To think of all you'll get by bein' a winner.

I got arthritic elbows, boy, I got dislocated knees,
From pickin' fights with thunderstorms and chargin' into trees.
And my nose been broke so often I might lose it if I sneeze.
And, son, you say you still wanna be a winner?

My spine is short three vertebrae and my hip is screwed together.
My ankles warn me every time there'll be a change in weather.
Guess I kicked too many asses, and when the kicks all get together,
They sure can slow you down when you're a winner.

My knuckles are so swollen I can hardly make a fist.
Who would have thought old Charlie had a blade taped to his wrist?
And my blind eye's where he cut me, and my good eye's where he missed.
Yeah, you lose a couple of things when you're a winner.

My head is just a bunch of clumps and lumps and bumps and scars
From chargin' broken bottles and buttin' crowded bars.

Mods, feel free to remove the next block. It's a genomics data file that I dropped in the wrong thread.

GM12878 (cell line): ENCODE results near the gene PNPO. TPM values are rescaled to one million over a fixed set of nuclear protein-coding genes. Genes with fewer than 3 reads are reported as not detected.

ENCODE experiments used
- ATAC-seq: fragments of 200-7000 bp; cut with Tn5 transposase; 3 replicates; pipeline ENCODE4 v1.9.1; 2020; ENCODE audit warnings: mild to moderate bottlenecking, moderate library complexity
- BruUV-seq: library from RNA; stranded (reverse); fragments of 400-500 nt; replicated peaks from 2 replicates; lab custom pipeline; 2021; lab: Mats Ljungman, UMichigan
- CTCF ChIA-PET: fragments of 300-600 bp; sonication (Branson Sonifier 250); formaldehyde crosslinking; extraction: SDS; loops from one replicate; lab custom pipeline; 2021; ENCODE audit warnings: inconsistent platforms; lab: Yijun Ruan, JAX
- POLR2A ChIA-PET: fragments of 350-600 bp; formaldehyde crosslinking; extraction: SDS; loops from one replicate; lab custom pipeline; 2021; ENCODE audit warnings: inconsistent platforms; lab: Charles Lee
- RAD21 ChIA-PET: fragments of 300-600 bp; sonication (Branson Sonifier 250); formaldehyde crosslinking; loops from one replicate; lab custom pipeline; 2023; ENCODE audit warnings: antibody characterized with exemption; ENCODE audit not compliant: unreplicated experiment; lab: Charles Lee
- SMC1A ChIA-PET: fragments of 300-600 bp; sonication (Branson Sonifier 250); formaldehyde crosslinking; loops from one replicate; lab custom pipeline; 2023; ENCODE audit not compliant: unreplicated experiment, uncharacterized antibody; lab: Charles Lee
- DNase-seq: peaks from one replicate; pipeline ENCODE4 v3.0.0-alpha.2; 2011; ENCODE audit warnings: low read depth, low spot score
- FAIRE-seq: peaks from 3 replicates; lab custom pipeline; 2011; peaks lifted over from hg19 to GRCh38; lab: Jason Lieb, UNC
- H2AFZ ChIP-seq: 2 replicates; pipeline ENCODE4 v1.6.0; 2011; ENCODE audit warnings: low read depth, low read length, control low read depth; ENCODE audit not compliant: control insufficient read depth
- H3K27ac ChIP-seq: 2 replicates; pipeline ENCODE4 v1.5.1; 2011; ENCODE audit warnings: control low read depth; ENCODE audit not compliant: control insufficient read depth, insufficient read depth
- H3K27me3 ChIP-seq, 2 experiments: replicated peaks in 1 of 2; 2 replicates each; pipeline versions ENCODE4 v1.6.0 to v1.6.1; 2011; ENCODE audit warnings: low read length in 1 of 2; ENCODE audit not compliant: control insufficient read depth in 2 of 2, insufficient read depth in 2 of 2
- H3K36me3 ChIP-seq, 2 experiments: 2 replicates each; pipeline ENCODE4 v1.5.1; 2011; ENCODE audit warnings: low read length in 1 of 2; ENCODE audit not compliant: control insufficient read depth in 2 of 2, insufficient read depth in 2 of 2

And this hernia -- well, it only proves a man can't lift a car.
But you're expected to do it all when you're a winner.

Got a steel plate inside my skull, underneath this store-bought hair.
My pelvis is aluminum from takin' ladies' dares.
And if you had a magnet, son, you could lift me off my chair.
I'm a man of steel, but I'm rustin' -- what a winner.

I got a perforated ulcer, I got strictures and incisions.
My prostate's barely holdin' up from those all-night collisions.
And I'll have to fight two of you because of my double vision.
You're lookin' sick, son -- that ain't right for a winner.

Winnin' that last stock-car race cost me my favorite toes.
Winnin' that factory foreman's job, it browned and broke my nose.
And these hemorrhoids come from winnin' all them goddamn rodeos.
Sometimes it's a pain in the butt to be a winner.

In the war, I got the Purple Heart, that's why my nerves are gone.